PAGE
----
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    Choosing a random order is not a good idea, because there is a chance that both possibilities would eventually get inserted, and what would that mean?

    We are just now going into the development of this very feature. And I have a feeling we have not taken this into the consideration. Thank you for saving us hours!

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      haha awesome. Please share your experience with the schema that you decide on, later on when you’ve got some.

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        You can use a cryptographic operation like the one described in this recent post: https://lobste.rs/s/ousoal/how_play_poker_by_mail_without_trusting

        Basically, there is a single row, single column model too. I don’t think it’s performance would be good for anything but pairwise friend testing. Basically any operation with the commutative property and a wide enough range to avoid collisions works. “Sort them and make them a tuple” is just an intuitive function with the commutative property that implicitly has the range needed.

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        Modeling such concepts in a relational model to me is only half of the equation. The real challenge is how to represent the numerous constraints (rules) between concepts and other logic, without the codebase evolving into a big ball of mud as size and complexity increase?

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          You could have single-row “core” table and then create view for simulating two-row view to simplify queries (my friends are friends where user_1 = my_id). This would provide best of both of the two worlds.

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            That’s true. However if you implement this view through UNION ALL it’s possible that it would be later used in some ad-hoc analytic query and the performance could be non-obvious (and hidden by the view). It’s manageable, but it needs to be kept in mind.

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              The first version of this query was buggy, because I carelessly used the obvious-looking condition “WHERE user1_id = 5 OR user2_id = 5”. This condition is wrong.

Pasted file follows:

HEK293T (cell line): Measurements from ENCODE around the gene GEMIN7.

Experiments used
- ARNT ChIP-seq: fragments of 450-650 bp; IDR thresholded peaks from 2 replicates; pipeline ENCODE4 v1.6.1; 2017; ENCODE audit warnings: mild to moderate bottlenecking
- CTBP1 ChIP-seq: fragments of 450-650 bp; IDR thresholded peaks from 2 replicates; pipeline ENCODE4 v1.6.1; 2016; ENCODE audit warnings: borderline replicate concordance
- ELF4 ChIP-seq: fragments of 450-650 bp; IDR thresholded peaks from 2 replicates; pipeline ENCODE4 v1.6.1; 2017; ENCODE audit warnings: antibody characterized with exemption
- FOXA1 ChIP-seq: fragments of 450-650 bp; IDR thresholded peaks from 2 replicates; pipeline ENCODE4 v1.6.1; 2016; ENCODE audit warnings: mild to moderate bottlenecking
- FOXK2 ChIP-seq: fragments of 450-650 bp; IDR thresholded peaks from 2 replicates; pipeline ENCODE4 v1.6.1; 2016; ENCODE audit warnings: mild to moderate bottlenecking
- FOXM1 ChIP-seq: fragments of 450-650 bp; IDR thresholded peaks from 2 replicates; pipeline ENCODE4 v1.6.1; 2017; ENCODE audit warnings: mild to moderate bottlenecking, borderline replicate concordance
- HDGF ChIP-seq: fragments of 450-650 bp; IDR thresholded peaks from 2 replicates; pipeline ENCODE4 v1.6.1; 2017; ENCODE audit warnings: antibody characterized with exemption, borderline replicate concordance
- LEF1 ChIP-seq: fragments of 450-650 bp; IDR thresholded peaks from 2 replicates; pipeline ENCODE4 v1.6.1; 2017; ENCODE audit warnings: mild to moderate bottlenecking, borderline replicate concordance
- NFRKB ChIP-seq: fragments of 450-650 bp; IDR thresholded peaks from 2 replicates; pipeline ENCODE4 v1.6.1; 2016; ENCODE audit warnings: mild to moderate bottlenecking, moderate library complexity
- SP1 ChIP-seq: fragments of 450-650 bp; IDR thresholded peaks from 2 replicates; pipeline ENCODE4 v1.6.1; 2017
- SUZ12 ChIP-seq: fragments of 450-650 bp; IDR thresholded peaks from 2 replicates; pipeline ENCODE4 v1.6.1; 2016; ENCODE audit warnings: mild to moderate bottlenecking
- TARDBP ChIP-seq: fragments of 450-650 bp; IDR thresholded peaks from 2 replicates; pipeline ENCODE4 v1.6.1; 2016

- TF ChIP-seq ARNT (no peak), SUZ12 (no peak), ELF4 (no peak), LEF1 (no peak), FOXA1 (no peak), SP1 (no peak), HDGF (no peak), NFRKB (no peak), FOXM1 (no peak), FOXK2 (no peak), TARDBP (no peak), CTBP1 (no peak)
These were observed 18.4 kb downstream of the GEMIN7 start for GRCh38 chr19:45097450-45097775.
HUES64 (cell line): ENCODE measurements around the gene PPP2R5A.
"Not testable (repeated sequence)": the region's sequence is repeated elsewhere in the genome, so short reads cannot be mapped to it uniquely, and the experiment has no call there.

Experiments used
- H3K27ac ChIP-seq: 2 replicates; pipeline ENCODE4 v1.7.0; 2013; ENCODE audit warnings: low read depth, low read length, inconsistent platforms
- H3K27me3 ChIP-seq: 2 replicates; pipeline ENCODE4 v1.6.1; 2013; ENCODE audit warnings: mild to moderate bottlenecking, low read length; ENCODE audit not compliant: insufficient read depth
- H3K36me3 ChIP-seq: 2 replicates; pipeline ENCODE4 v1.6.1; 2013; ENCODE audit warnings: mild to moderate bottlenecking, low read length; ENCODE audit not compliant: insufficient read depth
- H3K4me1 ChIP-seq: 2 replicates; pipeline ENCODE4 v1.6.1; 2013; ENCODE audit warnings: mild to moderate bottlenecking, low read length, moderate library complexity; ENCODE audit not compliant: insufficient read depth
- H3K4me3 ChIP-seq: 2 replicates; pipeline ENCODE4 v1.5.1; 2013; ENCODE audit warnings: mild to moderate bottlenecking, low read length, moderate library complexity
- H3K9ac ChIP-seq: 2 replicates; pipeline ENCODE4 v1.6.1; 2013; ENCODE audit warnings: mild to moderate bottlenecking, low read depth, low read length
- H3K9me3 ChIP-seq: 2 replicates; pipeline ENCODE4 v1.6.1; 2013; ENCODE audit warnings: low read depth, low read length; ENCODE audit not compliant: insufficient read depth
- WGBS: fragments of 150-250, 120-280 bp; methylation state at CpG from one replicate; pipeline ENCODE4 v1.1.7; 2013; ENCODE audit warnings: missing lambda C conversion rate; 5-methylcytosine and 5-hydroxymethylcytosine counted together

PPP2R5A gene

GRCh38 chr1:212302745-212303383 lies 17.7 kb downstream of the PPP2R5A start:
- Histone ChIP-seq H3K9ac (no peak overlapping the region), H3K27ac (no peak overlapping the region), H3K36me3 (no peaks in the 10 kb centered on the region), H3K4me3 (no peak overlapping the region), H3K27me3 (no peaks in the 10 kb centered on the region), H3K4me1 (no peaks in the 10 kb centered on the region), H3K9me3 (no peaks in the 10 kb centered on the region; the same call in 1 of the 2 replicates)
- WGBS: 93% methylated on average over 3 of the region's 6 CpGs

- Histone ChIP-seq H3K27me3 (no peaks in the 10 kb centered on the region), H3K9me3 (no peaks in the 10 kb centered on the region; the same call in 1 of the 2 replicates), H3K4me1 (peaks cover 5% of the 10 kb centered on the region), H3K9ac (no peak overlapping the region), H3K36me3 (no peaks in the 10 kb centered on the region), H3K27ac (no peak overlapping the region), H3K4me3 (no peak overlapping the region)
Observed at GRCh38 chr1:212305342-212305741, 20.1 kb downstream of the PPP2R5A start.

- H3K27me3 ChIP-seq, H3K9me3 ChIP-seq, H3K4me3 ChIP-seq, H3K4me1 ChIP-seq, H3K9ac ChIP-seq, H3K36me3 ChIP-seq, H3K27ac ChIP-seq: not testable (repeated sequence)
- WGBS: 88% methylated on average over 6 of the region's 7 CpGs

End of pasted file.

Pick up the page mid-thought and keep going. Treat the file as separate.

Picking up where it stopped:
For the slower among us, what makes this condition wrong? Is it because the SELECT only gets one of the two user_id values?

              Both of those models frankly feel somehow weird, they go strongly against the usual effortlessness of relational database modeling. Maybe this is because of the additional invariants that are not handled directly by the table structure?

              It feels like the “right” approach would be some kind of set type, where the values are collections unique unordered user_ids. Then the table constraint is |set| = 2 and friendship tests are select ... where 5 in set. But I don’t know if any SQL databases have a set data type.

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                I think I wrote something like

                SELECT user2_id
                FROM mutual_friendship
                WHERE user1_id = 5 OR user2_id = 5
                

                And this version survived several minutes of writing until I realized that it’s wrong.

                You could rewrite it something like (as suggested on Reddit):

                SELECT CASE user1_id WHEN 5 THEN user2_id ELSE user1_id END
                FROM mutual_friendship
                WHERE user1_id = 5 OR user2_id = 5
                

                I guess the idea of that sentence is that this “double-part” complexity needs to live somewhere, and any query would be somewhat awkward. Maybe I should rewrite it a bit better.

                It feels like the “right” approach would be some kind of set type

                I tried playing with that idea, but so far all attempts, when compiled to a classic relational framework (scalar columns), do not become more beautiful.

                My idea was also that maybe we should just treat each friendship as a ordered tuple (with tuple-typed columns), but that does not allow elegantly querying list of friends.